As shown in Table 2, the associations with measures of abdominal adiposity were attenuated, but all remained statistically significant after adjustment for BMI. The association with BMI, on the other hand, was no longer significant when WHtR was controlled for, but remained significant following adjustment for WHR or WC. Table 3 presents the joint effect of BMI and WHR on the risk of total stroke. Within each category of BMI, the HRs of stroke increased steadily with increasing tertiles of WHR; likewise, BMI was positively associated with risk of stroke across all levels of WHR. Women in the top tertiles of both BMI and WHR had the highest HR of stroke. A test for interaction between BMI and WHR was not statistically significant (P=0.90).

Table 3
Joint effect of body mass index and waist-hip ratio on the risk of total stroke

Table 4 presents the multivariable-adjusted HRs of major stroke subtypes associated with selected measures of adiposity. Consistent with the findings for total stroke, the HRs for both ischemic stroke and intracerebral hemorrhage also increased monotonically with increasing levels of BMI, WHR, WC, and WHtR. The positive association of each measure of adiposity with intracerebral hemorrhage appeared to be stronger than that for ischemic stroke, although the effect estimates for the former were less precise because of the small number of cases. Strong positive associations with all anthropometric measures were also observed for undefined stroke, many of which were likely to be hemorrhagic. Multinomial logistic regression analyses also showed stronger associations with hemorrhagic than with ischemic stroke. The adjusted regression coefficients for intracerebral hemorrhage and ischemic stroke were 0.09 vs. 0.05 for BMI, 0.04 vs. 0.02 for both WHR and WC, and 0.06 vs. 0.03 for WHtR.

Table 4
Multivariate hazard ratios*(HRs) of ischemic stroke, intracerebral hemorrhage, and undefined stroke according to quintiles of body mass index, waist-hip ratio, waist circumference, and waist-height ratio

Finally, analyses with c statistics showed no difference in the predictive value for stroke among various measures of adiposity; the c statistics were 0.804, 0.803, 0.805, and 0.806 for multivariable models of total stroke that included BMI, WHR, WC, and WHtR, respectively.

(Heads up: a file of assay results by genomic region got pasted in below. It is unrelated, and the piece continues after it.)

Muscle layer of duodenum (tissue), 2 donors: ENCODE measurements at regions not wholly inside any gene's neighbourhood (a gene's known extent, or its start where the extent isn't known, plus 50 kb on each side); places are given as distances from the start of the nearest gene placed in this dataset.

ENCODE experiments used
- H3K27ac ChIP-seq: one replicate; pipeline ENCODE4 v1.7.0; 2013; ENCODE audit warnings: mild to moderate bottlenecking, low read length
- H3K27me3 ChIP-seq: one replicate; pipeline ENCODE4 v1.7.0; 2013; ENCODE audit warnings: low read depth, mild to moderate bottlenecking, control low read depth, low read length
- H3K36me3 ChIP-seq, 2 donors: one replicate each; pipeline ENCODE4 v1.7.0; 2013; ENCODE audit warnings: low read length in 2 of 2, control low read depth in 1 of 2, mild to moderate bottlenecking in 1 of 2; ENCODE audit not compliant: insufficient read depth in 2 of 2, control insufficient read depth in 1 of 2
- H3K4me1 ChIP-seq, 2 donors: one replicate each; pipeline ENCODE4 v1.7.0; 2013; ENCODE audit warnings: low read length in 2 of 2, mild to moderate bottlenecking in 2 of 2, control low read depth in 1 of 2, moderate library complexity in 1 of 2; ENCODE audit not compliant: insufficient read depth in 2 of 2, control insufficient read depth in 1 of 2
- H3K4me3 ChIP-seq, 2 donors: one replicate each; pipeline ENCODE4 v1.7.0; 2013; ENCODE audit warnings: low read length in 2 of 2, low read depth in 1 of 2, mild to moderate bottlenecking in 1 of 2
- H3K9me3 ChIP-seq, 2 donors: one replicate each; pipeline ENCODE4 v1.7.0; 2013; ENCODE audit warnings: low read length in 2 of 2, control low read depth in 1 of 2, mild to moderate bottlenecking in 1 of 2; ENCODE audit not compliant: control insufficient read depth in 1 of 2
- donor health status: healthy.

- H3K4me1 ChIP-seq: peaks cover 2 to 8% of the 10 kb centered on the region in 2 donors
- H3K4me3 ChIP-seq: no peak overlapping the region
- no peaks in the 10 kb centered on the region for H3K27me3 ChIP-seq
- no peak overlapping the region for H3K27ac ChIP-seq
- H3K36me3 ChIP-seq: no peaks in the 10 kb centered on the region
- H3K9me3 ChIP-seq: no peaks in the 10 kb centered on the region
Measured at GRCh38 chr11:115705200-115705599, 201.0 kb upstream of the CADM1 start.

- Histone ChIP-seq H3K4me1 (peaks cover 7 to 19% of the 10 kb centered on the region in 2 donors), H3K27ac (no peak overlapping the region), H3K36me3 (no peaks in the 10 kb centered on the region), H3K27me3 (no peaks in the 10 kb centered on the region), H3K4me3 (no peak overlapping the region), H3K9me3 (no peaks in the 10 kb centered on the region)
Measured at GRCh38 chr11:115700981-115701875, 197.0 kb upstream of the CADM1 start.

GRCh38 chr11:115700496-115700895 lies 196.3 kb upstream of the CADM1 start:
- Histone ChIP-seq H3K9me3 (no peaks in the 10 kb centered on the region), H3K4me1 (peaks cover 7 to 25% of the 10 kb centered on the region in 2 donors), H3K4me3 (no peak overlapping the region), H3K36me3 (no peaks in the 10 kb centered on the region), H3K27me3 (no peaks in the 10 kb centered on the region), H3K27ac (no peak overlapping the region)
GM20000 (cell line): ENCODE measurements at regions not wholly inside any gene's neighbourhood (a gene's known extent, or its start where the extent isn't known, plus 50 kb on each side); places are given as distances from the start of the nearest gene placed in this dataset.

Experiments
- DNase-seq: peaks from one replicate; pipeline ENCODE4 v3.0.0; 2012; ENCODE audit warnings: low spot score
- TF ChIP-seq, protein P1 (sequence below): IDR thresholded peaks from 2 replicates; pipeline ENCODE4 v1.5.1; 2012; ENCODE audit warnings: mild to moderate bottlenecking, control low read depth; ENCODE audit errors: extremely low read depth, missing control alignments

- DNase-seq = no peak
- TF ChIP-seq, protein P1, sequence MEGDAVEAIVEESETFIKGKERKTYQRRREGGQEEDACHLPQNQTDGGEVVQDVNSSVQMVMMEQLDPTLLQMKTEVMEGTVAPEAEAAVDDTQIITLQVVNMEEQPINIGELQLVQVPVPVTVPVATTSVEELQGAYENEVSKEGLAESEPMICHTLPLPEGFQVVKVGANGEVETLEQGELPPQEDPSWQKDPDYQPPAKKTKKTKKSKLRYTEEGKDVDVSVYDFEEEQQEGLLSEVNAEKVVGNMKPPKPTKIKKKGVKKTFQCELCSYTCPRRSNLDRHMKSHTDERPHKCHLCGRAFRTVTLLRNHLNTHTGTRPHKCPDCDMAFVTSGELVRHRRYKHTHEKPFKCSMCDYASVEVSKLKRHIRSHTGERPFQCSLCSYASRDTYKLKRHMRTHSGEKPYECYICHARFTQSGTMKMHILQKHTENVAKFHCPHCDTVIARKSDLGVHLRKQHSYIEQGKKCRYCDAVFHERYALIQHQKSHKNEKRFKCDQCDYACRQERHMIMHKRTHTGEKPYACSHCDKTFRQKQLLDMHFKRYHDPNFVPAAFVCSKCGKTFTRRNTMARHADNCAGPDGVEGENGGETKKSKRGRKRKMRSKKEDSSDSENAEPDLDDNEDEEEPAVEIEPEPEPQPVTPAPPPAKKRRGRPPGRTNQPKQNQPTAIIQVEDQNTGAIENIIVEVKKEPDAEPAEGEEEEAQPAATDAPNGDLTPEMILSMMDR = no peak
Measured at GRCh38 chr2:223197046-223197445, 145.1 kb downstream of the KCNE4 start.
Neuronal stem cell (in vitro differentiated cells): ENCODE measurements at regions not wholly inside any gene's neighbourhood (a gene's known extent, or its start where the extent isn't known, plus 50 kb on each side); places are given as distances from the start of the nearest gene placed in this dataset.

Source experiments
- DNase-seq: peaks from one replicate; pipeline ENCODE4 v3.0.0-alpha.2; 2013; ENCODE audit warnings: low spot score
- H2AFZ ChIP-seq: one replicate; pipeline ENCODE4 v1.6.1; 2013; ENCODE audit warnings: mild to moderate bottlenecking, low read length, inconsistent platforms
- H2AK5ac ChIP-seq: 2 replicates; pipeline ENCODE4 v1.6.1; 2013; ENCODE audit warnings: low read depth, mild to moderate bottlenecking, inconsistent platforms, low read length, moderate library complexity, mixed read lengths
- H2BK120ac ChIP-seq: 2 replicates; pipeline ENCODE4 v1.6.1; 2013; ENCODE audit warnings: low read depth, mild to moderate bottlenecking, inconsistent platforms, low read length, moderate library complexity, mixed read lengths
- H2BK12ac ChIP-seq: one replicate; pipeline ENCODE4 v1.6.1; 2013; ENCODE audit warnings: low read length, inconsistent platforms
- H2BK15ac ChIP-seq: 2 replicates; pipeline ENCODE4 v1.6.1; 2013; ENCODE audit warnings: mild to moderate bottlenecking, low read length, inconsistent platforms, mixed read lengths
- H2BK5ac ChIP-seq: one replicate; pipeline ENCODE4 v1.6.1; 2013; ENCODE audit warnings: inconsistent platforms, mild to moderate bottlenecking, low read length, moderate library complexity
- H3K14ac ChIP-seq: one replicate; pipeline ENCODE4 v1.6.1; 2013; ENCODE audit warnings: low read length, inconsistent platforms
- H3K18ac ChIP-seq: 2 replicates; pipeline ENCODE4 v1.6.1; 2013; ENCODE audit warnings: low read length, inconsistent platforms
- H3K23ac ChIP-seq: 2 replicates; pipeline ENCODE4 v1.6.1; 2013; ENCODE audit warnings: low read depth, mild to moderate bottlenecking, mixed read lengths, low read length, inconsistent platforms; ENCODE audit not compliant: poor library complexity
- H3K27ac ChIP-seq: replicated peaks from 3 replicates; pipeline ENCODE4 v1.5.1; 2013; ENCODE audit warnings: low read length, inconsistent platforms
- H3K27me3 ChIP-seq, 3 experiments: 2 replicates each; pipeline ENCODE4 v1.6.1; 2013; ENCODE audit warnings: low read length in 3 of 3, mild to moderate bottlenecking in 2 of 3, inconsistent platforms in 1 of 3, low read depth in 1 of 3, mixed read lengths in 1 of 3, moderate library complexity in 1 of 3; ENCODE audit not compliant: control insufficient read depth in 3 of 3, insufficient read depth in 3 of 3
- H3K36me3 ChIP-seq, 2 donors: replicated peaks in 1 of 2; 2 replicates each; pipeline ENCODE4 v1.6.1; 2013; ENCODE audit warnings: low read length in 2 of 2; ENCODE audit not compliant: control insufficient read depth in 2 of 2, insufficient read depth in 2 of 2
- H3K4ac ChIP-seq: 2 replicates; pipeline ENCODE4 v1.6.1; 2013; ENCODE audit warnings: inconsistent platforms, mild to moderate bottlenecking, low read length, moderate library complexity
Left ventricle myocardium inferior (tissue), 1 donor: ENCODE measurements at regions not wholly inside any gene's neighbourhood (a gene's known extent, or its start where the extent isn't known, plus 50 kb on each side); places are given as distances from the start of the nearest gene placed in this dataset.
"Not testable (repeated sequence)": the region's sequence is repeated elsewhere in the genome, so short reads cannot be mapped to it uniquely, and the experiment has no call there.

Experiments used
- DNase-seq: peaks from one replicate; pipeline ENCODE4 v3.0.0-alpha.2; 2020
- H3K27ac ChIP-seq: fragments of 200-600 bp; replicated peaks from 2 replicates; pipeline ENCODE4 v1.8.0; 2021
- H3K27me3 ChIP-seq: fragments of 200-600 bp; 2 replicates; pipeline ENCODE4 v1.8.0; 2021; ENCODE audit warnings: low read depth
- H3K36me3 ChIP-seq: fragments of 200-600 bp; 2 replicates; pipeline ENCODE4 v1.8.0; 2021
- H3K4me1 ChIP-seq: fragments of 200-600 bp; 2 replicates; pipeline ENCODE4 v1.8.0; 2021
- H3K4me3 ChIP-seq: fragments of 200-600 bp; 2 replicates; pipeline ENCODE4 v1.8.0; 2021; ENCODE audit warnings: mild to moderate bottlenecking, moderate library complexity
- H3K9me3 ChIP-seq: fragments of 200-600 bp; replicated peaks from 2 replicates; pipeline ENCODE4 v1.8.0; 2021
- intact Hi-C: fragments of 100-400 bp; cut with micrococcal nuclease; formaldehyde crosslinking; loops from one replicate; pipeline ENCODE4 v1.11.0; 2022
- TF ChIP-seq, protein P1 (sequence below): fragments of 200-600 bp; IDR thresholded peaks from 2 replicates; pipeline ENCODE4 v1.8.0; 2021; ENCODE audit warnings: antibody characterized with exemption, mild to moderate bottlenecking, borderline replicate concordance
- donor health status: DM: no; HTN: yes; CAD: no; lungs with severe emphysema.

DISCUSSION

In this large prospective cohort study of Chinese women, we found that high levels of BMI, WHR, WC, and WHtR were all associated with significantly increased risk of total, ischemic, and hemorrhagic stroke. To our knowledge, this is the first cohort study that has evaluated the contributions of both general and abdominal adiposity to the risk of stroke in Asian women. Two thirds of the study population had a BMI below 25.0, the cut-off point for overweight. Despite this normal/low weight range, a consistent, monotonic dose-response relationship was observed between stroke and various anthropometric variables that capture different aspects of adiposity. Our results suggest that the increased risk of stroke associated with increasing adiposity may exist on a continuum.

Consistent with previous studies,4, 6 our analyses showed that the positive associations between measures of adiposity and stroke were attenuated substantially but remained statistically significant after accounting for hypertension, diabetes, and dyslipidemia, all of which are well-established vascular risk factors closely related to adiposity. These findings suggest that although the established risk factors play an important role in mediating the adverse effects of adiposity on stroke, other mechanisms may also be involved. It has been shown that obesity is associated with elevated levels of prothrombotic factors, such as fibrinogen and plasminogen activator inhibitor-1, and inflammatory biomarkers, such as C-reactive protein, interleukin-6, and tumor necrosis factor-α.1618 The prothrombotic and proinflammatory state induced by excess adiposity is believed to be an important contributor to the development of stroke.19